According to Michael Fishman, Tuesday's new episode of Roseanne will mark a huge change for the Conner family as the series moves forward.
Fishman has been blogging about classic sitcom revival week after week for Entertainment Weekly. His insights and teases of the series arcs and behind-the-scenes action have given fans clues about where the show is headed. On Tuesday, he teased that the season's second to last episode would be a significant one.
"Coming out of last week’s powerful show, this week takes another turn," he wrote. "The shift in directions are made smooth by the direction we have on set."
"This week’s episode, entitled 'Netflix and Pill' centers around the 45th anniversary of Roseanne and Dan. One of the real advantages of a show with this much history is people have seen this marriage last. Dan is planning the perfect celebration, but, of course, things don’t work out in the most unexpected way: There is a mystery in the house and everyone is a suspect," Fishman added.
In the post, Fishman tipped his hat to Betsey Borns, the veteran writer who wrote the season's penultimate episode. He also gave shout-outs to construction coordinator Randy Childs, key grip Otis Burkes and best boy John Colorado for making the filming process run smoothly.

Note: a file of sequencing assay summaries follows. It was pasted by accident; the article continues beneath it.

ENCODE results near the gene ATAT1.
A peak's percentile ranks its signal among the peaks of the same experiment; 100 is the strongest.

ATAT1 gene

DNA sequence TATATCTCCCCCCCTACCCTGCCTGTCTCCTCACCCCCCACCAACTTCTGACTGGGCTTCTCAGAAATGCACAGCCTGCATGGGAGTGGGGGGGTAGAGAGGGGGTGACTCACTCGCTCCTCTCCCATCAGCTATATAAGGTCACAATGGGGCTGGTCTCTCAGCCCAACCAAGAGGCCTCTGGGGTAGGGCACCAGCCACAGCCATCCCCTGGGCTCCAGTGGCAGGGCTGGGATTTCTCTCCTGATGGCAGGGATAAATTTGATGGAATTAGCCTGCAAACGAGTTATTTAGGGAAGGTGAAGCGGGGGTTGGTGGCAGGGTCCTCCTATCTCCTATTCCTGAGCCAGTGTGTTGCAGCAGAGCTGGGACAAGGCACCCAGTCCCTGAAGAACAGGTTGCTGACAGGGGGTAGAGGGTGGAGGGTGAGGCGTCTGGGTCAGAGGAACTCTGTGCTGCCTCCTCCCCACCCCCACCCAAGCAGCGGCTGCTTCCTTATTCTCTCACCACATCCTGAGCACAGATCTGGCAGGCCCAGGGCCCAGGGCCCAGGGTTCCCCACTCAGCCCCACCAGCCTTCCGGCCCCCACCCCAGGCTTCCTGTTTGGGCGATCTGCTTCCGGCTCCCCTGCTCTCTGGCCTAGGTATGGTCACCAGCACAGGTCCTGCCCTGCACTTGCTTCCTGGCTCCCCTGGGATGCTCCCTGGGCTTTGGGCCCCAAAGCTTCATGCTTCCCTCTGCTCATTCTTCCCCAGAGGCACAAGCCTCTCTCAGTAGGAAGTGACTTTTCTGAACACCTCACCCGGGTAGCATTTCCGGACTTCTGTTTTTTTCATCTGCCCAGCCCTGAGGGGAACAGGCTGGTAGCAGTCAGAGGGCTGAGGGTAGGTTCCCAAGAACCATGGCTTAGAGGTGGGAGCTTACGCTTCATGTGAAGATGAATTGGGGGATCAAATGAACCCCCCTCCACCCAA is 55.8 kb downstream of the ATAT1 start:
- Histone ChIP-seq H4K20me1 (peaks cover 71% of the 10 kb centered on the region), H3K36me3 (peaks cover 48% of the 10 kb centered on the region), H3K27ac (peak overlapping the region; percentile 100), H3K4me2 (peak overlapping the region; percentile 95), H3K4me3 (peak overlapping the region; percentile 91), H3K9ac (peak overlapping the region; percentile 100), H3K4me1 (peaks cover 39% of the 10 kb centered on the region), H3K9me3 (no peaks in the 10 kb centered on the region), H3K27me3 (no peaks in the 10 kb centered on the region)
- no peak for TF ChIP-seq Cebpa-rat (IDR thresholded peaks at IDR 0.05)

"With leadership from UPM Joan Van Horn, production supervisor Nancy Sprow, production coordinator Tiffany Soliah and spearheaded on stage by first assistant director Amy Brown," he added.
Fishman promised a heavy conversation between Darlene and Dan in the episode as well, with the two lamenting the trials and tribulations of parenting. He explains that Becky's schemes will conflict with Darlene's in some interesting ways.
"You’ll definitely see something at the end of this episode even I didn’t expect," he promised.
As the show's first season back on the air comes to a close, ABC Entertainment President Channing Dungey has promised that it will move away from overtly political themes to focus more on family dynamics. The classic sitcom revival pulled in ratings that TV executives rarely dare to dream of these days, and much of that was credited to the show's political leanings. The star and creator, Roseanne Barr, was very public in her support of President Donald Trump, and her character on the show was as well.
However, Dungey says that this will be a less essential part of the series moving forward. According to a report by Deadline, the network executive admitted that the season premiere “did touch on some of that in the first episode in a very funny way,” but it didn't stray from a characteristic conversation between Roseanne Conner and her sister Jackie.0comments
“That said, having touched on that in the first episode of the season,” Dungey said that seaon 2 — or 11, depending on how you count — will focus more on “family trials and tribulations."
“We at ABC have not had as much success with [multi-cam comedies] traditionally as competitors,” she pointed out. “Roseanne changed the game in that respect.”